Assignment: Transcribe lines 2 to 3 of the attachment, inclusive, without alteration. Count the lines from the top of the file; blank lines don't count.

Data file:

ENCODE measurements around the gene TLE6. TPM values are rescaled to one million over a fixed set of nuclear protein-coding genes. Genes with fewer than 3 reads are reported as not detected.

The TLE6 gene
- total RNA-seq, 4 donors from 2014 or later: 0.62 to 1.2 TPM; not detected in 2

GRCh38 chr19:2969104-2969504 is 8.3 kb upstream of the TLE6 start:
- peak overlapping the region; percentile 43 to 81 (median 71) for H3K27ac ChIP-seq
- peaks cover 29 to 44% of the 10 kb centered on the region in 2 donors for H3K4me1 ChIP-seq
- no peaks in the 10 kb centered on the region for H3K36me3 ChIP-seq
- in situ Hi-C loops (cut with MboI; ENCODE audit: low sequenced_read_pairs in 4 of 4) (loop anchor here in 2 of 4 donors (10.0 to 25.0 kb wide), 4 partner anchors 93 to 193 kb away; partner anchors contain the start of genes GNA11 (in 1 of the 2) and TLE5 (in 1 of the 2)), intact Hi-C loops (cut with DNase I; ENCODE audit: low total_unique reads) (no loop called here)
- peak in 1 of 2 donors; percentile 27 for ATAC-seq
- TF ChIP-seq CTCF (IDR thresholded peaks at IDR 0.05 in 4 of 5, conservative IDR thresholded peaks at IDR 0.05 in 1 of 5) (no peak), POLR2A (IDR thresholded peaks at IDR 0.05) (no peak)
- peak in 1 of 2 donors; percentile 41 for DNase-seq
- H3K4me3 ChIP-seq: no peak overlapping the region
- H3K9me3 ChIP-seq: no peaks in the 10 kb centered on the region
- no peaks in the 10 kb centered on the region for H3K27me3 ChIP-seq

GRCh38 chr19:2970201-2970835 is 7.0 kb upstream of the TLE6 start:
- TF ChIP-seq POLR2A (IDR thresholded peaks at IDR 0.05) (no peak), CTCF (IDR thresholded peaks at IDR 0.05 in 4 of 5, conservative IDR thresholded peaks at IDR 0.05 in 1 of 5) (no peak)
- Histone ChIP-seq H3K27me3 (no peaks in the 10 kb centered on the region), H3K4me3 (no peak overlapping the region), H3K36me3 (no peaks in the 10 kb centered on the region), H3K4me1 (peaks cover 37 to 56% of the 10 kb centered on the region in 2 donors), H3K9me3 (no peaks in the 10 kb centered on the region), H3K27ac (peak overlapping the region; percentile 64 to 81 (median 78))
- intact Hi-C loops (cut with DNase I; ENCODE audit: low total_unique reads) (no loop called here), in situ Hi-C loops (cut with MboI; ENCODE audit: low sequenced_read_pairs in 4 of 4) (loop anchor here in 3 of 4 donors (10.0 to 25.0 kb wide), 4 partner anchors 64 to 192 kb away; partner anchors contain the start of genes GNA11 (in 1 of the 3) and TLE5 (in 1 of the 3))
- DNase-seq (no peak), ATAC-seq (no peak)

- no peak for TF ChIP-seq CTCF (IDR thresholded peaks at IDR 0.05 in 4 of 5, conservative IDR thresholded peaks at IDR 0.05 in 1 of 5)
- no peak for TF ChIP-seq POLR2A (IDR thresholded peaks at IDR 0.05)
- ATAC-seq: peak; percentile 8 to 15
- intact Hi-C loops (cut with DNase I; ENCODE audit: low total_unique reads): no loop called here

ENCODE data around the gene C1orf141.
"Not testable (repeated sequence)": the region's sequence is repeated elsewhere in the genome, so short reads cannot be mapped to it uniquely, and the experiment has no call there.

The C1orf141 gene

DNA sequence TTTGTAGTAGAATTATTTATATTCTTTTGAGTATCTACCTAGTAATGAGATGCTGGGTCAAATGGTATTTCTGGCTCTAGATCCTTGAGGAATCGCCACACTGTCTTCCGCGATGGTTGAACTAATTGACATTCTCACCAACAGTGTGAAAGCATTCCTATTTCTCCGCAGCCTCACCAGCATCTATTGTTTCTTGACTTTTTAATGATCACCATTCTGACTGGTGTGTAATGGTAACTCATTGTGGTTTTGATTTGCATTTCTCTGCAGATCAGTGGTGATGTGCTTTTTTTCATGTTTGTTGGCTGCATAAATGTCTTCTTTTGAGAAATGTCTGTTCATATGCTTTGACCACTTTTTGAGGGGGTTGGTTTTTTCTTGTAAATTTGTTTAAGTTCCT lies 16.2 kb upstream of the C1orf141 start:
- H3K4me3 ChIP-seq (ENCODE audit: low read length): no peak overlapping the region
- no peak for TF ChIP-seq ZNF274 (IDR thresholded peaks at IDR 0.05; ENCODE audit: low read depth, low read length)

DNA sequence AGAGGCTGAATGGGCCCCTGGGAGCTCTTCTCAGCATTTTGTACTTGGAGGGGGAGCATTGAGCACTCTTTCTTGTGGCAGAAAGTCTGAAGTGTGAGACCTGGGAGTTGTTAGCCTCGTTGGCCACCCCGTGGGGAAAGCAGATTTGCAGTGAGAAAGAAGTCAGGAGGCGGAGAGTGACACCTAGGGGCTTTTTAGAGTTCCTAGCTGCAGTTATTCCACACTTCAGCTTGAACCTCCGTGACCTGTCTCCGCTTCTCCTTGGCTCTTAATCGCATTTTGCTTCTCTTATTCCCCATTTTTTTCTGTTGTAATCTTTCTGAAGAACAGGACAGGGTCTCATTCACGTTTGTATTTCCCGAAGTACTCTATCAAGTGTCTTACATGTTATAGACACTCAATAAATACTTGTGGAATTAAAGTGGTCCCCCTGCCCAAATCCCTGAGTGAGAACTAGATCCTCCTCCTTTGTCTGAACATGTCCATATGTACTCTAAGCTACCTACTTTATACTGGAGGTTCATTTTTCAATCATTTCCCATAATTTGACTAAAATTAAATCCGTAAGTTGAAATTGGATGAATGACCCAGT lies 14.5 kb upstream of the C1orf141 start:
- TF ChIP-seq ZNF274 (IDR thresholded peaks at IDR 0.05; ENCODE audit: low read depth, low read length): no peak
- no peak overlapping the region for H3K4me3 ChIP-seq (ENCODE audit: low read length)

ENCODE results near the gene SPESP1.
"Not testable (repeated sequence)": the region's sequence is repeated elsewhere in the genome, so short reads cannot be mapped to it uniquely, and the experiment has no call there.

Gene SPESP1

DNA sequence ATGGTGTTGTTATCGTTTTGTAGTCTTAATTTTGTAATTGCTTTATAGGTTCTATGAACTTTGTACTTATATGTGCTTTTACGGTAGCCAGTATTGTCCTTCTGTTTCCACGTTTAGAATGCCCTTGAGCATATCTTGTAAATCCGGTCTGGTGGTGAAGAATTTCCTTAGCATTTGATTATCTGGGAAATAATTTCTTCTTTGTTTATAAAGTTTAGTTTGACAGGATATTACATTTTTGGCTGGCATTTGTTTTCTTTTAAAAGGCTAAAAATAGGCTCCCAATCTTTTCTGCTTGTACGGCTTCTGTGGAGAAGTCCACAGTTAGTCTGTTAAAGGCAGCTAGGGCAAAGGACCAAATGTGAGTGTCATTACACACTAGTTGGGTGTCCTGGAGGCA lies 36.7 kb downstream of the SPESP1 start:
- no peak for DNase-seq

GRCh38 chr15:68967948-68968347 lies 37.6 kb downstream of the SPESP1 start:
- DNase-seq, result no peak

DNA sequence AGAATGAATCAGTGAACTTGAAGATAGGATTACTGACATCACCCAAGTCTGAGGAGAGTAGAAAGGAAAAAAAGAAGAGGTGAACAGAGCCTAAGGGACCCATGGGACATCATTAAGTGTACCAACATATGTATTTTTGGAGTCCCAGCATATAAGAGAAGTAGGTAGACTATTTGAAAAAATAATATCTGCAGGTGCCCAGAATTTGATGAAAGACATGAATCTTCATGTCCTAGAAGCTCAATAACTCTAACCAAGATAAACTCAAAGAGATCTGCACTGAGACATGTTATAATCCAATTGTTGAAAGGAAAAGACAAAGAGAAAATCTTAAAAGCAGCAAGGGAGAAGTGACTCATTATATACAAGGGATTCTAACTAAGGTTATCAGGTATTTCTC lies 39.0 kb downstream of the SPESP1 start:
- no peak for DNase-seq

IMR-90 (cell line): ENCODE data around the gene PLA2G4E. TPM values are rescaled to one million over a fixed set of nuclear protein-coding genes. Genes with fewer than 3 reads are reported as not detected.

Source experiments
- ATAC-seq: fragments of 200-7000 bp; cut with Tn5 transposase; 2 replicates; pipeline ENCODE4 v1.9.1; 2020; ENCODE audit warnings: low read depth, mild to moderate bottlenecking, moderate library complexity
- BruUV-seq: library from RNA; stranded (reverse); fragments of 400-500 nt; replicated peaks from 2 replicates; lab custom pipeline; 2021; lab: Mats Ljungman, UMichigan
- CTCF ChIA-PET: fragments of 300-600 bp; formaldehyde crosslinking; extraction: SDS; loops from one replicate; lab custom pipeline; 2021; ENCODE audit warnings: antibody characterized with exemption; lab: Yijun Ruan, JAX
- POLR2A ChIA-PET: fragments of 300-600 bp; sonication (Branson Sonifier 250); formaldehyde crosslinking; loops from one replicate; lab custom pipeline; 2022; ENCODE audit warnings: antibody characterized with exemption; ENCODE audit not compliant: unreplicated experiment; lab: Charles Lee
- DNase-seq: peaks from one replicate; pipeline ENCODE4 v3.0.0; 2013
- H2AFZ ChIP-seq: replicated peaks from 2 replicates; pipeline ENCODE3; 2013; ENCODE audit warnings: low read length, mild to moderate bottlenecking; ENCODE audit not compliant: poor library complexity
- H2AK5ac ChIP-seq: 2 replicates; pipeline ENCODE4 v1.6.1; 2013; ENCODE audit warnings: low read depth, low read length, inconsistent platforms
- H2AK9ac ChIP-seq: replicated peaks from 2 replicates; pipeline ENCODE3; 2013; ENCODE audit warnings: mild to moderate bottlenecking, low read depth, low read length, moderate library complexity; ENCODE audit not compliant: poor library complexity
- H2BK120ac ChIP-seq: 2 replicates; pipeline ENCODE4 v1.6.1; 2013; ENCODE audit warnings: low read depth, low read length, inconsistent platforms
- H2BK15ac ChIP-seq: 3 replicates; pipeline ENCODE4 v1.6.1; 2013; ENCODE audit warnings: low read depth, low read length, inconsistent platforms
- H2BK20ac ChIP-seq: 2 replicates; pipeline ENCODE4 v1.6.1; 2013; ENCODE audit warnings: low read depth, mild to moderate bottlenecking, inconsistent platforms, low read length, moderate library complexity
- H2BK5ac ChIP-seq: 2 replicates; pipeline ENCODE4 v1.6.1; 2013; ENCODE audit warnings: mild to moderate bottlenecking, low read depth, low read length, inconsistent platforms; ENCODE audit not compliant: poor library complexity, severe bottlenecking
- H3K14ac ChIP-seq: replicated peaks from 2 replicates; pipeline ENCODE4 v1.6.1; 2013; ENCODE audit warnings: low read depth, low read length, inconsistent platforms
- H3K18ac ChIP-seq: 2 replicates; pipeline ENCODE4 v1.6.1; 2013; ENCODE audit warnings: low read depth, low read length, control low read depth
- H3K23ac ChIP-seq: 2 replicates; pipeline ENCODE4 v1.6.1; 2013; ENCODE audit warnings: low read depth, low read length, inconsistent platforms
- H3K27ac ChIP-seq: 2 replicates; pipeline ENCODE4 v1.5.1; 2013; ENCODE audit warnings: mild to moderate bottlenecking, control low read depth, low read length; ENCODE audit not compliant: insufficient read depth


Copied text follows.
The TLE6 gene
- total RNA-seq, 4 donors from 2014 or later: 0.62 to 1.2 TPM; not detected in 2